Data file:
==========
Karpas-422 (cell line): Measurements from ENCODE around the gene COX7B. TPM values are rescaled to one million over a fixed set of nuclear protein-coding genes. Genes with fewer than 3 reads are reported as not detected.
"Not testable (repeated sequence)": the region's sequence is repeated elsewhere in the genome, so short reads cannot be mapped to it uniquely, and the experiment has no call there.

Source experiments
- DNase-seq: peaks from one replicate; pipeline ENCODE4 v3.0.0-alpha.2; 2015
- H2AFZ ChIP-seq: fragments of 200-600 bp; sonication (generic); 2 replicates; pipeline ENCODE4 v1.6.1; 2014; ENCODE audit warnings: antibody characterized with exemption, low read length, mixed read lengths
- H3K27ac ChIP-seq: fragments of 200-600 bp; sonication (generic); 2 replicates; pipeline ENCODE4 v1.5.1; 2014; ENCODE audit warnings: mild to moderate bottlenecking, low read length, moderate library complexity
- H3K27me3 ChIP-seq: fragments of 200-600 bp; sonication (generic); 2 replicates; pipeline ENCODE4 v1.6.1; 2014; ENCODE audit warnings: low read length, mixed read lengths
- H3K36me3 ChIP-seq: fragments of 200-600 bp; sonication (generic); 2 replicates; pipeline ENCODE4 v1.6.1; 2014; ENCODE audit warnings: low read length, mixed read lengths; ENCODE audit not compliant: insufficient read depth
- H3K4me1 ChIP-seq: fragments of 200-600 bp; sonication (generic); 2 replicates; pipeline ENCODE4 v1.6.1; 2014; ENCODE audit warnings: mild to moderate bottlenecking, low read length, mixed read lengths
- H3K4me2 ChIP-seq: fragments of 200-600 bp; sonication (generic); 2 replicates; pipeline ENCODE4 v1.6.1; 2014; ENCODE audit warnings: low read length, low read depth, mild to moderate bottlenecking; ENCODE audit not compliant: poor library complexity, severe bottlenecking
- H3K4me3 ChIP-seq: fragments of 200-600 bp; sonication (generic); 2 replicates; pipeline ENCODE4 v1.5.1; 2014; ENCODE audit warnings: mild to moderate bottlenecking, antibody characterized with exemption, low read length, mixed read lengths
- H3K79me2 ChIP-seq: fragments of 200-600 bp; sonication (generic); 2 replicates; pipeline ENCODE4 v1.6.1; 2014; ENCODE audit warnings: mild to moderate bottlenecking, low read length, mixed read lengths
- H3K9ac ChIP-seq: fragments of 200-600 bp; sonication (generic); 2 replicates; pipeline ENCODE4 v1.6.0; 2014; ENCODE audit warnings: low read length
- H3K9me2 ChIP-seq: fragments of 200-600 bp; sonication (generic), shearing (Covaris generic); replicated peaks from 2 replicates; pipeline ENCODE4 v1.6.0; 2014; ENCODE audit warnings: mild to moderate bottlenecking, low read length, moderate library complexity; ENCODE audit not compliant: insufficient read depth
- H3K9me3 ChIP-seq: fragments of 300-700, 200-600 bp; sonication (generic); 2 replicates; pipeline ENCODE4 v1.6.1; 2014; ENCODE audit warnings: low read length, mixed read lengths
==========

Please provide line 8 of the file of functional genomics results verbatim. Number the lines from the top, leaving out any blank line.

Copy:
- H3K36me3 ChIP-seq: fragments of 200-600 bp; sonication (generic); 2 replicates; pipeline ENCODE4 v1.6.1; 2014; ENCODE audit warnings: low read length, mixed read lengths; ENCODE audit not compliant: insufficient read depth